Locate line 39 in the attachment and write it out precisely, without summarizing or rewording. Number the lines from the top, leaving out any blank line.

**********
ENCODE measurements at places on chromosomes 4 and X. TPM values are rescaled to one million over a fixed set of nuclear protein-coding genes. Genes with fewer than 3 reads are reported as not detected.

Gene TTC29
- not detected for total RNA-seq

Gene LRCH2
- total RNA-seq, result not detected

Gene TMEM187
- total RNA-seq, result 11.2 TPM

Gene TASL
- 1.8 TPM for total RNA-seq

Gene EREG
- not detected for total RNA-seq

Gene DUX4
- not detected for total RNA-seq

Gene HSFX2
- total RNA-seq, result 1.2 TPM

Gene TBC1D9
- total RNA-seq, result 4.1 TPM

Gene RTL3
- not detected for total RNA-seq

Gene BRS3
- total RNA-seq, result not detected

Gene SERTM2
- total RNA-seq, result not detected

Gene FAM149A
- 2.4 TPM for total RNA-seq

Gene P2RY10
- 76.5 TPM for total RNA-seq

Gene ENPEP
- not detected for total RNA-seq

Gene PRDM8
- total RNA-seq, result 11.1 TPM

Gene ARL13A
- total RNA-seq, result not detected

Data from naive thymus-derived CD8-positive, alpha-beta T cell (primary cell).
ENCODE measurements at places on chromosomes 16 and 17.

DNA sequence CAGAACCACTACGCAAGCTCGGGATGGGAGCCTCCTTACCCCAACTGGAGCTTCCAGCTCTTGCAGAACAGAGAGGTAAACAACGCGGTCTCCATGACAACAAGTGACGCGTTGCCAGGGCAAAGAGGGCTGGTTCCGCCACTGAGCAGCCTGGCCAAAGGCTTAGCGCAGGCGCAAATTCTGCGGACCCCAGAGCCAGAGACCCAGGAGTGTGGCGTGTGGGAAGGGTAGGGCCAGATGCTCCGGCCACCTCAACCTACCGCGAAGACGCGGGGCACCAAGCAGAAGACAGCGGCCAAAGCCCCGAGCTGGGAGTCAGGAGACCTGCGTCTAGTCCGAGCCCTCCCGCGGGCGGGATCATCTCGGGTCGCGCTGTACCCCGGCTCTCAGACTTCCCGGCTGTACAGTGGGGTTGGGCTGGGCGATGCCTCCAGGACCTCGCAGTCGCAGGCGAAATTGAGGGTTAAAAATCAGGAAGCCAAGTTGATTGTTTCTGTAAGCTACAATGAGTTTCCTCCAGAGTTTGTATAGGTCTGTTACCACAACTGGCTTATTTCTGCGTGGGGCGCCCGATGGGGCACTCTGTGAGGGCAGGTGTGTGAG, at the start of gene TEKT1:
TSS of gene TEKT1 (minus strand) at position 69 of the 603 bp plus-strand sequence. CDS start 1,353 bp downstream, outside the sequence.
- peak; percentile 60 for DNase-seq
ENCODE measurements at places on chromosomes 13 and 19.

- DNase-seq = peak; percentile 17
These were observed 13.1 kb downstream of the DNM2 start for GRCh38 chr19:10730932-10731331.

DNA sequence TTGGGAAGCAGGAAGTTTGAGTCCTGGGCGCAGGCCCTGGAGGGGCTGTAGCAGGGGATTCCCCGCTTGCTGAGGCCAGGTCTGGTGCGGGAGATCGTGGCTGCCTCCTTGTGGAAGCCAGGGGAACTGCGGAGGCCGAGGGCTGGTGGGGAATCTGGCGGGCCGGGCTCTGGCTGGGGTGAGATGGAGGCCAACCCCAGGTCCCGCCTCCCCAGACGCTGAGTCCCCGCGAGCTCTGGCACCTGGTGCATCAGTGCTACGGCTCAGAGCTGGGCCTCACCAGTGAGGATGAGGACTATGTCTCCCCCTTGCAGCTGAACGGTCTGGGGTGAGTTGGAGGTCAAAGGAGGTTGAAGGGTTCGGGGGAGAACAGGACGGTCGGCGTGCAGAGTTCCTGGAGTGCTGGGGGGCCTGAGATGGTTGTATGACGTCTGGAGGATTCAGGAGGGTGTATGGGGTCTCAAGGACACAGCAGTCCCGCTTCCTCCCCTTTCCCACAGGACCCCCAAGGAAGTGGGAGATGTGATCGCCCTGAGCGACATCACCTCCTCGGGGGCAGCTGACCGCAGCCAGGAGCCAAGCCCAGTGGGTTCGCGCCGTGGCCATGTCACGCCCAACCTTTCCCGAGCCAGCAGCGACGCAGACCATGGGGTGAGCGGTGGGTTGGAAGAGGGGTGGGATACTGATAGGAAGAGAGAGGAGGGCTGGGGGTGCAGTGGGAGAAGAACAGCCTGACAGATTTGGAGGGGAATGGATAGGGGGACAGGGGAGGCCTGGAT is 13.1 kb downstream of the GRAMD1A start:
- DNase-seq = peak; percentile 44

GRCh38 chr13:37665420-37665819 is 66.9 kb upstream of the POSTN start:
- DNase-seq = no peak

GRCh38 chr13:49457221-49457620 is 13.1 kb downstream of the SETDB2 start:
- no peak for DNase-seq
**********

ENCODE measurements at places on chromosomes 13 and 19.